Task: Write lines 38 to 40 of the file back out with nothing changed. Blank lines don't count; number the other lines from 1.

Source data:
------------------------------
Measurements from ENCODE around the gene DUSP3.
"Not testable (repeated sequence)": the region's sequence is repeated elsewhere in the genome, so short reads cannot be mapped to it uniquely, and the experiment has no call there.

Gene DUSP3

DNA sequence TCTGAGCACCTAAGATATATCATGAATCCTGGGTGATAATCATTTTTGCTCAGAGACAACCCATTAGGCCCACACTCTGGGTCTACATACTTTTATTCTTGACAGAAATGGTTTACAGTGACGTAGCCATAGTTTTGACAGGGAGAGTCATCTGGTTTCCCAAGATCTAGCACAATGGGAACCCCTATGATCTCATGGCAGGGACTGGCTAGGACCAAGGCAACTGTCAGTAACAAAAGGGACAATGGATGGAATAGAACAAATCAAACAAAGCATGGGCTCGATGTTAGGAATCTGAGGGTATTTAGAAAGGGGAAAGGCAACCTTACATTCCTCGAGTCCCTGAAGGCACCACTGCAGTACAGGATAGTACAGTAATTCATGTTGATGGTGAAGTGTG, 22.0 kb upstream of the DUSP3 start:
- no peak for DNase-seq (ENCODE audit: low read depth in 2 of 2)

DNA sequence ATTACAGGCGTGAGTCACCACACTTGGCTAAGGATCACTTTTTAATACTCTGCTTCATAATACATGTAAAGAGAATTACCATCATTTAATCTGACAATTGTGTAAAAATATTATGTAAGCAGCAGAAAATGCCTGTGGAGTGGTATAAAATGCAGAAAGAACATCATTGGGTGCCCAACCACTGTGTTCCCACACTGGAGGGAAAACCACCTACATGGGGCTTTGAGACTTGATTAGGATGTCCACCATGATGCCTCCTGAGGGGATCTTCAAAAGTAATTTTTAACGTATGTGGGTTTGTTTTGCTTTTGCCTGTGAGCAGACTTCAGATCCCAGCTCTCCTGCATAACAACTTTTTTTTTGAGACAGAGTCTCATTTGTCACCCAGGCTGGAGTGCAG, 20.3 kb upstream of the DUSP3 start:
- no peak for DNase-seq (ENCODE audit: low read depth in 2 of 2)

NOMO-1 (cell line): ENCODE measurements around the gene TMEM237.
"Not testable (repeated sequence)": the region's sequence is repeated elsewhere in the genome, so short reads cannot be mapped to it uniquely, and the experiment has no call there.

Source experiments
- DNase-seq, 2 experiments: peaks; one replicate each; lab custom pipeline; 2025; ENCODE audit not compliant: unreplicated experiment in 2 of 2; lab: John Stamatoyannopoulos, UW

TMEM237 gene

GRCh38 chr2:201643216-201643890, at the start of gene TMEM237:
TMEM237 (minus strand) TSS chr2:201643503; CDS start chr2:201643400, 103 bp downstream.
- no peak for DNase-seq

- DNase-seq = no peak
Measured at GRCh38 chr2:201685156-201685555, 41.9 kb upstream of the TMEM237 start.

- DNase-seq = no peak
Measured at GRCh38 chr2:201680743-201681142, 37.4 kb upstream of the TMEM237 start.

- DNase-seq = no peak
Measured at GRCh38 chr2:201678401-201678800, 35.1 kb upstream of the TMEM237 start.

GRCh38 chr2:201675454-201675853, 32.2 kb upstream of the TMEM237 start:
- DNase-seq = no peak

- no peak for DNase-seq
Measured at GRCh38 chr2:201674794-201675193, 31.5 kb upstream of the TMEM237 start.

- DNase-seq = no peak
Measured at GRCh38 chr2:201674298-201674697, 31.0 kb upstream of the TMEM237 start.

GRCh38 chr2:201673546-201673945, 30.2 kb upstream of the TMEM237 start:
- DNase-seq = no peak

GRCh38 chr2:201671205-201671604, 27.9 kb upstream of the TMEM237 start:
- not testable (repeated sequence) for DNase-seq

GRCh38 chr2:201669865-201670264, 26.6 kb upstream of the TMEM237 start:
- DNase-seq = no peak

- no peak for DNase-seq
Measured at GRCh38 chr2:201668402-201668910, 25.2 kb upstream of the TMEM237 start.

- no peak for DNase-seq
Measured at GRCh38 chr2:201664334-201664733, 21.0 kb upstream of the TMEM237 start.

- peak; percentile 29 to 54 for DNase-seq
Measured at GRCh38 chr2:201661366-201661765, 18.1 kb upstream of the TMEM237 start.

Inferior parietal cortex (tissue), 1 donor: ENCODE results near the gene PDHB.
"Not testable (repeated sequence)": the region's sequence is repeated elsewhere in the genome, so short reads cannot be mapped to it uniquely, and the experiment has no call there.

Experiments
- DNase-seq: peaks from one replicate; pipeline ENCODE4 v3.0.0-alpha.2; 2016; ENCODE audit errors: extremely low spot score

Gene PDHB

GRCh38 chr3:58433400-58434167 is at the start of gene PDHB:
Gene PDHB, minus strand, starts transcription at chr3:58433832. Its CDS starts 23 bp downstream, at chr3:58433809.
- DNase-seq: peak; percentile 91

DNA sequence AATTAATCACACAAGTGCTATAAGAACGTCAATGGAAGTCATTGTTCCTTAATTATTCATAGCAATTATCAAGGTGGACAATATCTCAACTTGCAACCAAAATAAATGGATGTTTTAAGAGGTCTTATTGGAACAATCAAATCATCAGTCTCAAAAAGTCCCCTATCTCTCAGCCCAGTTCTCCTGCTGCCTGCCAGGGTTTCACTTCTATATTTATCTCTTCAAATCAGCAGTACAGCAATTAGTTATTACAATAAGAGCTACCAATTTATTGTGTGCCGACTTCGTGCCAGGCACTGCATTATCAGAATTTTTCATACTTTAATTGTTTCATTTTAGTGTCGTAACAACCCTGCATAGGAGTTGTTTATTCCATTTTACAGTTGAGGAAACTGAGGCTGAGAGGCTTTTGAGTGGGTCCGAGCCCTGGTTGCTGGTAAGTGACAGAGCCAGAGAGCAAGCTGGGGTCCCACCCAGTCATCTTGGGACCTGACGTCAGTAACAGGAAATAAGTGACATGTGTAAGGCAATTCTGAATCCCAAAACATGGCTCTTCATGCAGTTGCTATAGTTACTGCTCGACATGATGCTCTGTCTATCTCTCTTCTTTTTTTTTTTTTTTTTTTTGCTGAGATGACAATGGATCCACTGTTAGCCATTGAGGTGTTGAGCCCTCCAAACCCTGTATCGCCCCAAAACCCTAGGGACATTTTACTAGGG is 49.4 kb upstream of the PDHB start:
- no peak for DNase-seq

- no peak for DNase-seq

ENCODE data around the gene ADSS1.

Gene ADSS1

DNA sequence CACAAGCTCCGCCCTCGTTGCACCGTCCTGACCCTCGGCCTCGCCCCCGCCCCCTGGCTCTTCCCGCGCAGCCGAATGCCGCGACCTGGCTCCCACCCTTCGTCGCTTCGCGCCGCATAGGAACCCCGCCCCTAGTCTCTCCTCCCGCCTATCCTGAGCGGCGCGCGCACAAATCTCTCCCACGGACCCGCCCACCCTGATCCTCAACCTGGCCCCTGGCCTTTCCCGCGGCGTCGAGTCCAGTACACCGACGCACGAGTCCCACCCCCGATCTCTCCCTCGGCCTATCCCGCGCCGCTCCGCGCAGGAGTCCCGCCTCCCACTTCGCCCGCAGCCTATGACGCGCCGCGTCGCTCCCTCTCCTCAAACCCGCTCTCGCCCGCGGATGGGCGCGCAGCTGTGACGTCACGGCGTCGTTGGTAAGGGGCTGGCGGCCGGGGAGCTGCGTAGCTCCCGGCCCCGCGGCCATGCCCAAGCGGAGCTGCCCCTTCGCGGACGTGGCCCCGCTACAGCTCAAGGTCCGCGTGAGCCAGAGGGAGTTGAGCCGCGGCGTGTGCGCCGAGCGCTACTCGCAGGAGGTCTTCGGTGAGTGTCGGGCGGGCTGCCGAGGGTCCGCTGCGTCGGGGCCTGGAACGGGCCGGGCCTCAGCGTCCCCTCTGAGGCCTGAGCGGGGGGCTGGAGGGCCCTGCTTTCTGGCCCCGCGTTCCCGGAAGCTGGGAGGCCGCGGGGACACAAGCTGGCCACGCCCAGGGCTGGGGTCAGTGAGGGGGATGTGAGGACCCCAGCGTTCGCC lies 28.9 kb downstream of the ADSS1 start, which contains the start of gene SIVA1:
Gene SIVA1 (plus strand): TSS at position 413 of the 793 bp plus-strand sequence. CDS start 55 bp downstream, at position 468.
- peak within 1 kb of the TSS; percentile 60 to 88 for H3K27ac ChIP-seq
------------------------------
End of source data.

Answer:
- peak; percentile 29 to 54 for DNase-seq
Measured at GRCh38 chr2:201661366-201661765, 18.1 kb upstream of the TMEM237 start.

Inferior parietal cortex (tissue), 1 donor: ENCODE results near the gene PDHB.